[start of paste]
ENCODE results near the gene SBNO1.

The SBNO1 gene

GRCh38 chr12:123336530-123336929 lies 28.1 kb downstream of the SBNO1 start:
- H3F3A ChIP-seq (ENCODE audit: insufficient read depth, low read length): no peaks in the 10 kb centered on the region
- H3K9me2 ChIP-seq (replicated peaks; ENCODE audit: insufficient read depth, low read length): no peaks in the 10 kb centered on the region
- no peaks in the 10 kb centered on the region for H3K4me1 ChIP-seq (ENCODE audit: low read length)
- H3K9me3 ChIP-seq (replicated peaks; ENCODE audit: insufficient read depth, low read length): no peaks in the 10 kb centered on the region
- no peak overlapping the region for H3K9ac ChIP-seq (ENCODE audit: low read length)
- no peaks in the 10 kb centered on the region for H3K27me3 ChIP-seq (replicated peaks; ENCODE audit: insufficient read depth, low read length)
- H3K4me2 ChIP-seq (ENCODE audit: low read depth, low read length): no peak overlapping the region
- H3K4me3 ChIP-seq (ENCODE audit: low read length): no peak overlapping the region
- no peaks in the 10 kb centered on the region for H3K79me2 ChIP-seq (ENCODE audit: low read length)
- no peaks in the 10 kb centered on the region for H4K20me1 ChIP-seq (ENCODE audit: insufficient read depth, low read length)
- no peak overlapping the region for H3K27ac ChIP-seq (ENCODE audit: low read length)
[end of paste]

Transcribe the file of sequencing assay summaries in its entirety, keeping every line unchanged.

ENCODE results near the gene SBNO1.

The SBNO1 gene

GRCh38 chr12:123336530-123336929 lies 28.1 kb downstream of the SBNO1 start:
- H3F3A ChIP-seq (ENCODE audit: insufficient read depth, low read length): no peaks in the 10 kb centered on the region
- H3K9me2 ChIP-seq (replicated peaks; ENCODE audit: insufficient read depth, low read length): no peaks in the 10 kb centered on the region
- no peaks in the 10 kb centered on the region for H3K4me1 ChIP-seq (ENCODE audit: low read length)
- H3K9me3 ChIP-seq (replicated peaks; ENCODE audit: insufficient read depth, low read length): no peaks in the 10 kb centered on the region
- no peak overlapping the region for H3K9ac ChIP-seq (ENCODE audit: low read length)
- no peaks in the 10 kb centered on the region for H3K27me3 ChIP-seq (replicated peaks; ENCODE audit: insufficient read depth, low read length)
- H3K4me2 ChIP-seq (ENCODE audit: low read depth, low read length): no peak overlapping the region
- H3K4me3 ChIP-seq (ENCODE audit: low read length): no peak overlapping the region
- no peaks in the 10 kb centered on the region for H3K79me2 ChIP-seq (ENCODE audit: low read length)
- no peaks in the 10 kb centered on the region for H4K20me1 ChIP-seq (ENCODE audit: insufficient read depth, low read length)
- no peak overlapping the region for H3K27ac ChIP-seq (ENCODE audit: low read length)